> That said though, I agree with your thoughts on RBL's
I think the trick here is to use the right RBL. Some do have a rather
draconian set of rules and are better avoided due to that.
In combination with spamassassin the RBL used would need to be specially
setup to collect data from dedicated spam traps only. The idea being
that only spam is received at those spam traps and appropriate checks
are made on what is received before the sender gets listed.
> We have been having a rather interesting discussion on CentOS mail list
> - I will take credit for starting the thread called 'Postfix tightening'
> and what I thought seemed to be a rather simple question turned into a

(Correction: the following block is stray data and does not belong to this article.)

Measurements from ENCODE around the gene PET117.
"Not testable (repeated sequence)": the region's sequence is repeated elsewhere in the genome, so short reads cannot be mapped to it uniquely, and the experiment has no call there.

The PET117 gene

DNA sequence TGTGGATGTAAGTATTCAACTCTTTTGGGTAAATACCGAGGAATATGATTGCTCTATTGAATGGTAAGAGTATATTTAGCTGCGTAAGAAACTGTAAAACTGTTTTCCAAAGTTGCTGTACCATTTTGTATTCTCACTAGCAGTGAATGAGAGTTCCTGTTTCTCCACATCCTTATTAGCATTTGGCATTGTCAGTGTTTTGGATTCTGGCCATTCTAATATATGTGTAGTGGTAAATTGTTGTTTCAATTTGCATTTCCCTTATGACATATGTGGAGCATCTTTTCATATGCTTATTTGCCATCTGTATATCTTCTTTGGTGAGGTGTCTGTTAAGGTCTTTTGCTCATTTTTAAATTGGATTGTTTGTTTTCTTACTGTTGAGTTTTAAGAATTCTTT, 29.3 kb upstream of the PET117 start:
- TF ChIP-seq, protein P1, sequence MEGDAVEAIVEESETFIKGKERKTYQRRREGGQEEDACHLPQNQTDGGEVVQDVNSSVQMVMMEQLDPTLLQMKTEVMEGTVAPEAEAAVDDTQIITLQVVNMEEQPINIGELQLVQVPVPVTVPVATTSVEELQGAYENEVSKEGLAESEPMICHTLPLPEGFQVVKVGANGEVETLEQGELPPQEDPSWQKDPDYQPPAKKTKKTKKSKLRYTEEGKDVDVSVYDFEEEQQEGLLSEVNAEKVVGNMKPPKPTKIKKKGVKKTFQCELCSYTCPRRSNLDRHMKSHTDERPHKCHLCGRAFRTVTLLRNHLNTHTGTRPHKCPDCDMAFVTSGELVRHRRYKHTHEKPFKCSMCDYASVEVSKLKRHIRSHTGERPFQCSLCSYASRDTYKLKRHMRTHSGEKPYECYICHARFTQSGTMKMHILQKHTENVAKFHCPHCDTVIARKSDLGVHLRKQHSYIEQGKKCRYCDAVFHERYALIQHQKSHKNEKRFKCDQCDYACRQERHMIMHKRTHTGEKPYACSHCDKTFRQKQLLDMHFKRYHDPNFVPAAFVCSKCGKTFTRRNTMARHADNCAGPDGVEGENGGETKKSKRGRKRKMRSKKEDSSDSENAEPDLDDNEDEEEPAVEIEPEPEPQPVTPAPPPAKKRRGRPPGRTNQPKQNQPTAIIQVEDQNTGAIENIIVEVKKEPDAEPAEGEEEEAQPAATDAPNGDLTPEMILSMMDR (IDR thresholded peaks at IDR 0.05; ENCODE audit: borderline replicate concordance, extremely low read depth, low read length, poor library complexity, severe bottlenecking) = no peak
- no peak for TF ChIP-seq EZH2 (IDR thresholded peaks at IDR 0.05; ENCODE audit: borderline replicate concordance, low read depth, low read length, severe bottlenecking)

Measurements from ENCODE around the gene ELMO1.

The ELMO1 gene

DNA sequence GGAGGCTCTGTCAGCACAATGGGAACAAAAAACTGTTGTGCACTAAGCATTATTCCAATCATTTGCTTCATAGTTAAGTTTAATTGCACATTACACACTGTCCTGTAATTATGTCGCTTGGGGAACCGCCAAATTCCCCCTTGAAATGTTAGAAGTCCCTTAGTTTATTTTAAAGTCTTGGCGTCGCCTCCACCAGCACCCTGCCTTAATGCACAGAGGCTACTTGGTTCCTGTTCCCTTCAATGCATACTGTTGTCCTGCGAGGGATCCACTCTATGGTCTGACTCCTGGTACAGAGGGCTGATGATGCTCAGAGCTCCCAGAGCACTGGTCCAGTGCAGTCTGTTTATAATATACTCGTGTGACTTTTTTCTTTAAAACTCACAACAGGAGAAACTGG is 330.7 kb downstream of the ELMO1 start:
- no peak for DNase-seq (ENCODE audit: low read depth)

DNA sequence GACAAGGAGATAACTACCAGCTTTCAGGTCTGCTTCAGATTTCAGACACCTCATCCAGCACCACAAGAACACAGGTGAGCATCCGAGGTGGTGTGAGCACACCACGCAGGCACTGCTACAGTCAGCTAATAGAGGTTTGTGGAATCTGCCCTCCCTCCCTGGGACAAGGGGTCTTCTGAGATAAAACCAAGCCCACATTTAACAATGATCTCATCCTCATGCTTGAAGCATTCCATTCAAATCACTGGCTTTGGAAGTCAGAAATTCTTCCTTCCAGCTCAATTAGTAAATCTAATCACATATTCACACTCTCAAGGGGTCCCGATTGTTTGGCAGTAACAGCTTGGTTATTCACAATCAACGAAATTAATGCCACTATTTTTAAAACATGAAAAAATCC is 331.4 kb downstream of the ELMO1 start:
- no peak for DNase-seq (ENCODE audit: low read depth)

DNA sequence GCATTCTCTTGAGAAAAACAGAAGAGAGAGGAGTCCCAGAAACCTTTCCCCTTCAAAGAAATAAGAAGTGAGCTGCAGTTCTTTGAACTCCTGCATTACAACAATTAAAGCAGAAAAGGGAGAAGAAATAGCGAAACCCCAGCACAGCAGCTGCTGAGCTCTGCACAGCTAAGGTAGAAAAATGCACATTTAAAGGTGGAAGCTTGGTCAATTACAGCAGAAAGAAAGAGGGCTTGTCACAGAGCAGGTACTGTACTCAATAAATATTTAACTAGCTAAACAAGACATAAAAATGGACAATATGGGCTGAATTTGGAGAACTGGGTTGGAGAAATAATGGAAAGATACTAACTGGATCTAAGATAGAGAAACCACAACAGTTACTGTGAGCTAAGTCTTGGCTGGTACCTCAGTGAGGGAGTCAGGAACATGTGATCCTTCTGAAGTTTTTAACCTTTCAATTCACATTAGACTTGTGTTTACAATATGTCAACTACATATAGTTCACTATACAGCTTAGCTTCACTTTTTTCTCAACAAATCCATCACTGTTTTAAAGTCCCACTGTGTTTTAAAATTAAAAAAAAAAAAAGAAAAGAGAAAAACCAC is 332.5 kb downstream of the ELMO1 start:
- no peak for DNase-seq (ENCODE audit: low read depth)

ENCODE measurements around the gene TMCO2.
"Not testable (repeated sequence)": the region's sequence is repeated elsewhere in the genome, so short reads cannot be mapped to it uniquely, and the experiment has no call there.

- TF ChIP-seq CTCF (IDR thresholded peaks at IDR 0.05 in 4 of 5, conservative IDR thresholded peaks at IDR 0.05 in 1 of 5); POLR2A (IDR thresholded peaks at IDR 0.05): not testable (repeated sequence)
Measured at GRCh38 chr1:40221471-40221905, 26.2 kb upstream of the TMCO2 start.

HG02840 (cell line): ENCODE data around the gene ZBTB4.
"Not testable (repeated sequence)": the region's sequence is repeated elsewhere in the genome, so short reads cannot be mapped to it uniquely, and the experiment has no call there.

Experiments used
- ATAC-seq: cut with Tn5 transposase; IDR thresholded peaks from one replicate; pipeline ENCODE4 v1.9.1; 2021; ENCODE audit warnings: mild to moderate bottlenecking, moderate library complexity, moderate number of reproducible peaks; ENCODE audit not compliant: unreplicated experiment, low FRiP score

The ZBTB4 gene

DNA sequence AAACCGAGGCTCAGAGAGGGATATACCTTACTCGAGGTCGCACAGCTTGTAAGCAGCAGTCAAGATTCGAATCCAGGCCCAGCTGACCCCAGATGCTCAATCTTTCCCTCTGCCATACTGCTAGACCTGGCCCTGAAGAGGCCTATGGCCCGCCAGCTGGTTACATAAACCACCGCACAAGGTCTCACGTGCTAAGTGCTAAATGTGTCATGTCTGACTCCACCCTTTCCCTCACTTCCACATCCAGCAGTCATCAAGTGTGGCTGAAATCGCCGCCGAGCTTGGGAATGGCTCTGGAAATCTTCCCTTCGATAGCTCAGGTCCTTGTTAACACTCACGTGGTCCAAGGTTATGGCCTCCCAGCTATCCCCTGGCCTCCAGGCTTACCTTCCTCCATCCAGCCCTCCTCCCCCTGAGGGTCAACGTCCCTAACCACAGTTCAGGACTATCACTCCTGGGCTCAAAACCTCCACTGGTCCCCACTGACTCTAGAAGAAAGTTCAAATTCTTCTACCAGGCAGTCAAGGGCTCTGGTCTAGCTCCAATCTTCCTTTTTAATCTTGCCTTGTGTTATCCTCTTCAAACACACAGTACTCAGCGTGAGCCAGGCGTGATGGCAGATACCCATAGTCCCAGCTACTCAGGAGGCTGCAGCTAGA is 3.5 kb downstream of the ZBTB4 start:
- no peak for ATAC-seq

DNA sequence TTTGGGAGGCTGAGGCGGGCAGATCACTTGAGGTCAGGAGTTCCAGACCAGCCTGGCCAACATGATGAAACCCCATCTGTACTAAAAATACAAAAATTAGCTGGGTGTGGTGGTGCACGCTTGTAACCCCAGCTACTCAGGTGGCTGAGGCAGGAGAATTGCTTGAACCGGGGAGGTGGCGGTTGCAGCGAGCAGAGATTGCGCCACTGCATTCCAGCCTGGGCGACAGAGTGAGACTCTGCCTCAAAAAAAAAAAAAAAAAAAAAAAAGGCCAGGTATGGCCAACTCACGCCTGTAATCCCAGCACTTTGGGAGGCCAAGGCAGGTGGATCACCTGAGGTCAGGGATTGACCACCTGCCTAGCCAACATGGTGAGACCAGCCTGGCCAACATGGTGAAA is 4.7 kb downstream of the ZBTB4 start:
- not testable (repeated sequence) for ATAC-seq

> real eye opening experience for me as I have found postfix to be an
> extremely granular system - much more configurable and comprehendible
> than sendmail and I'm actually starting to wonder if I am needing
> greylisting at all in a setup that includes MailScanner, Clamav,
> SpamAssassin and a well planned set of rules within Postfix.
IMHO the real benefit of greylisting is that your MTA turns away 90%+ of
the spam before your system wastes any resources on trying to analyze
the message. Reduction in system resource usage is dramatic. One of
the main reasons I implemented greylisting to start with was the
periodic spam storms that would just about swamp the email server due to
the load placed on spamassassin. While spamassassin does an excellent
job it can become resource intensive when you are literally receiving
thousands of messages an hour and most of them are spam.
> The thing that opened my eyes is the amazing amount of qualifications
> that you can put into smtp-accept/reject within postfix itself.
> My disillusionment with greylisting came last week when I had to explain
> to a fairly important end user why a particular person couldn't get an